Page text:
but, as RT is a simple database and bugzilla (or whatever) is a simple
 database it really shouldn't be too hard to transfer the whole thing over.

 -jason




 ~Daniel



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Re: [Freeciv-Dev] (PR#16811) Issue tracking system for Freeciv

2007-11-29 Thread Daniel Markstedt

URL: http://bugs.freeciv.org/Ticket/Display.html?id=16811 

Requirements a la book, veteran warserver programmer:

Besides being reasonably avaliable, responsive and bugfree,
it should be easy to find the answer to such questions as:

- What are the most severe bugs and who (if anyone) is working on them?
- What is a given user working on right now?
- Given my level of programming skill, what can I do to help?
- What features are most required/requested?
- Who is working on said features?
- What is the work history of a given user?
- What are all the patchs dealing with a given feature/program component?

Oh, and it should not be susceptible to spamming.

From this forum thread (a good read, BTW) -
http://forum.freeciv.org/viewtopic.php?t=4200

 ~Daniel



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Re: [Freeciv-Dev] (PR#16811) Issue tracking system for Freeciv

2007-11-29 Thread Paul Zastoupil

URL: http://bugs.freeciv.org/Ticket/Display.html?id=16811 


On Thu, 2007-11-29 at 15:33 -0800, Daniel Markstedt wrote:
 URL: http://bugs.freeciv.org/Ticket/Display.html?id=16811 
 
  [EMAIL PROTECTED] - Wed Nov 14 01:54:33 2007]:
  
  On Sun, 2007-11-11 at 09:07 -0800, Per Inge Mathisen wrote:
   URL: http://bugs.freeciv.org/Ticket/Display.html?id=16811 
   
   On Nov 11, 2007 5:43 PM, [EMAIL PROTECTED] [EMAIL PROTECTED] wrote:
From the hosting standpoint, if freeciv.org becomes a 401c3, then it
could collect donations so that it could pay for its own hosting if it
had to.
   
   The problem has always been to find someone who could host it with an
   absolutely minimum of work needed to maintain it from our end.
   
   Registering and maintaining a charity is almost a full time job.
   
Has anyone looked into sourceforge?
   
   Last I checked, it could not run bugzilla.
   
 - Per
   
  
  Hosting Bugzilla is actually very lightweight on time intensiveness from
  an administrative perspective. It's now possible to give the ability to
  manage individual product configurations to individuals that are not
  administrators without giving away the keys to the rest of the
  installation.  In the past three years, I can count on one hand the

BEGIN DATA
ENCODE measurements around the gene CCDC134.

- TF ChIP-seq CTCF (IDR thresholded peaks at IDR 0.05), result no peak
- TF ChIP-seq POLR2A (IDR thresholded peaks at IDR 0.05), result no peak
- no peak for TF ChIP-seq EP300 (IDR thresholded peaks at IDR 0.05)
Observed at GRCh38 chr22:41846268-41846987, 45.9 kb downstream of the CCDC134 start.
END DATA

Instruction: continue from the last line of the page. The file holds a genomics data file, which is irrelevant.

number of times I had to fix things with Bugzilla, Apache, and MySQL
  (Linux based).
  
  In any case, I don't really care if it's Bugzilla, Sourceforge, Trac,
  Jira, or something else.  My point is that right now, the current issue
  tracking system could do a lot more to help foster contributions.
  Rather than spending a lot of resources fixing RT, why not use something
  that does a much better job meeting the needs out of the box?
  
  Kevin
  
  
  
 
 If Bugzilla is indeed as easy to maintain as you say, I could volunteer
 to take responsibility for it.
 
 The question of hosting remains. AFAIK, four alternatives have been
 proposed over the years:
 
 freeciv.org
 sourceforge.net
 icculus.org
 seul.org
 
 Let's go through them:
 
 freeciv.org: Our own aging servers in Paul's basement. Are they up to
 the task? 

For what it is worth, they are not in my basement, but in a real
datacenter.  They are old.  I do have a little money that has been
donated to buy some new ones, but I can no longer host it as I will be
in Africa (am actually here now for a few weeks.)  I can no longer
maintain the servers.

 sourceforge.net: The question was if bugzilla could run on SF.net webspace?
 icculus.org: IIRC, this was Per's contact. Status?
 seul.org: IIRC, this was Egor's contact. Status?
 
  ~Daniel



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Re: [Freeciv-Dev] (PR#16811) Issue tracking system for Freeciv

2007-11-29 Thread Jason Dorje Short

URL: http://bugs.freeciv.org/Ticket/Display.html?id=16811 

Daniel Markstedt wrote:

 freeciv.org: Our own aging servers in Paul's basement. Are they up to
 the task? 

To be avoided.

 sourceforge.net: The question was if bugzilla could run on SF.net webspace?

Would be nice.

 icculus.org: IIRC, this was Per's contact. Status?
 seul.org: IIRC, this was Egor's contact. Status?

Is that any better than freeciv.org?

What about GNA?



To me the biggest issue is carrying over the bug database.  Not that 
this is a show-stopper since it's clear that RT is not going to last 
forever and the longer we wait the worst the problem there will get - 
but, as RT is a simple database and bugzilla (or whatever) is a simple 
database it really shouldn't be too hard to transfer the whole thing over.

-jason